World History Set (Revised Edition)
Note: the World History revised edition is now in color, incorporates information from the British History course and has a stronger Biblical worldview with the incorporation of "So Noted". The Teacher’s Guide has been updated to include True/False questions, Short Answer questions, etc. Students will work on one writing project per semester.
Revised and in Color! High school students will develop their Christian worldview while forming their own understanding of world history trends, philosophies, and events in James Stobaugh's examination of historical theories, terms, and concepts.
A rigorous, classical approach to history with an emphasis on analysis!
Designed for students to practice and develop their independent learning. Students will journey on a trip around the globe as they study history from creation to today in Dr. James Stobaugh's World History Set.
In World History, your student will develop an understanding of World history trends, philosophies, and events through the use of:
Stobaugh's World History Set Includes:
World History Student Book:
Historical content covered in this volume includes the study of Mesopotamia, the Jewish Exile, Egyptian Life, Greece, Life in Athens, Roman Life, Early Church history, Indian (South Asian) History, Persian History, Chinese History, the Middle Ages, the Crusades, the Renaissance, the Reformation, German History, the World Wars, and South Africa.
World History Teacher Guide:
For years, James Stobaugh has written homeschool curriculum, focusing primarily on the study of literature from a Christian perspective and SAT test preparation. Mr. Stobaugh has now turned his attention to history. These courses focus on general themes in a given time period and require the student to use his research, analysis, discussion and essay writing skills rather than his memorization skills. Another feature of the courses is good incorporation and discussion of Christian beliefs and ethics (particularly evident in the World History course) compared to the prevailing philosophy of the people group and time period.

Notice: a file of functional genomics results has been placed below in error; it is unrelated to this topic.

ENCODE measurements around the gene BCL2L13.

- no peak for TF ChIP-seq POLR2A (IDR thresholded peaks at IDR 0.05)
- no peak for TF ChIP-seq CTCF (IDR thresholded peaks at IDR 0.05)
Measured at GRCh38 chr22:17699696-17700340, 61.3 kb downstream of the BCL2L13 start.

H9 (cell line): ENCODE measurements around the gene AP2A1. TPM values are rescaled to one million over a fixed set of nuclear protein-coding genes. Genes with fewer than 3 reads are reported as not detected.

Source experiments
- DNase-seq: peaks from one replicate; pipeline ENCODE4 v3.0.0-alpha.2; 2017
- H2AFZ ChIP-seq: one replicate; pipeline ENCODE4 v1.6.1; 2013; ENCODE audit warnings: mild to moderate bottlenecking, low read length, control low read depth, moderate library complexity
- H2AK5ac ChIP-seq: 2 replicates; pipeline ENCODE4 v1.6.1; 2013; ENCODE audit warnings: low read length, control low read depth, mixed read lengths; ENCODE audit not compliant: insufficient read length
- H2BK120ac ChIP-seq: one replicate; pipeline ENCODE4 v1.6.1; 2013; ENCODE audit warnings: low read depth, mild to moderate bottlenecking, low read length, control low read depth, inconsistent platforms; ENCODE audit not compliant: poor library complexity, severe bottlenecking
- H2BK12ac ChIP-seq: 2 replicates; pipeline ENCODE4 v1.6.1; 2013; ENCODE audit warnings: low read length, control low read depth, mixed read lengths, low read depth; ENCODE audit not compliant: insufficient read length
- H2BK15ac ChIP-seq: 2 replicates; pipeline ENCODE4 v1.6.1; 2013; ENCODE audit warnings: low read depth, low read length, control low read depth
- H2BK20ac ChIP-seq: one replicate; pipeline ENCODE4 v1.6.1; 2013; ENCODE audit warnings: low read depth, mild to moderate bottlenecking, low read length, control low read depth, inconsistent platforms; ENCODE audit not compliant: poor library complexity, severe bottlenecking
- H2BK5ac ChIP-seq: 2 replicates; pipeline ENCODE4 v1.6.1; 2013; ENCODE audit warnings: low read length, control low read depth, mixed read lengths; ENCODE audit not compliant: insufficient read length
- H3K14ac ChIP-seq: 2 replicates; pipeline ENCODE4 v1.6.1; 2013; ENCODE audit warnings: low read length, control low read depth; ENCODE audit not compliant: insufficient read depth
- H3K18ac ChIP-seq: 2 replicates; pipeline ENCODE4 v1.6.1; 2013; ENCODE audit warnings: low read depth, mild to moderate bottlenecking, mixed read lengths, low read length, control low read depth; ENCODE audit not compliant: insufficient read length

Each course has a student book and a teacher book and is divided into 34 chapters. Each chapter contains 8-15 pages in the student book, and is divided into four lessons. In the revised editions, photos and artwork are full-color. The text reads more like Mr. Stobaugh is telling the reader a story. Because of the good readability and short chapters, the course seems at first glance to be more suited for junior high students. However, Mr. Stobaugh presumes that the student will be doing outside research, not just reading the assigned pages. Daily assignments are purposely left open-ended; the student should have the time to pursue the research wherever it leads.
As an example, Chapter 8 of the American History course covers the years from 1800 to 1820 in 8 pages of text. The first page contains a brief overview of the era, and learning objectives for the chapter. The four lessons are "A Peaceful Revolution", "An Era of Good Feelings", "History Maker: John Quincy Adams", and "Historical Debate: National Period". Assignments for each lesson are one to five research/essay questions.
This philosophy carries over into the chapter tests; while there are some single-answer questions, the majority of the points given on the test are for answers to essay questions.
Where possible, the Teacher Guide contains answers to the lesson assignments and chapter tests. On many essay questions, the Guide gives information which may or should be included in the student's essay. However, some questions are opinion questions; the teacher must gauge whether the student has adequately supported his answer with facts and reasons.
To use this course successfully would require a motivated student who enjoys researching topics on his own. This is not a history book full of times, places and dates, but rather a framework from which to build a knowledge of history. ~ Bob
7 months ago
8 months ago
I got what I was looking for, but it is incredibly lean for a high school course. The lessons are incredibly short (often only a page of text). The only tests are quarterly, and the daily worksheets ask about things not even covered in the text. There is a supplementary book that stretches a study of Genesis over the course of an entire year, which is discussed on Fridays (day 5 of each chapter). We aren't using that, so she does History 4 days a week and it takes her 10 minutes each day. She calls it "Daily Grams for History". I am supplementing with a Bible history text while she's doing ancient history and will need to find books later in the year just to justify the credit on a high school transcript.
1 year ago
over 4 years ago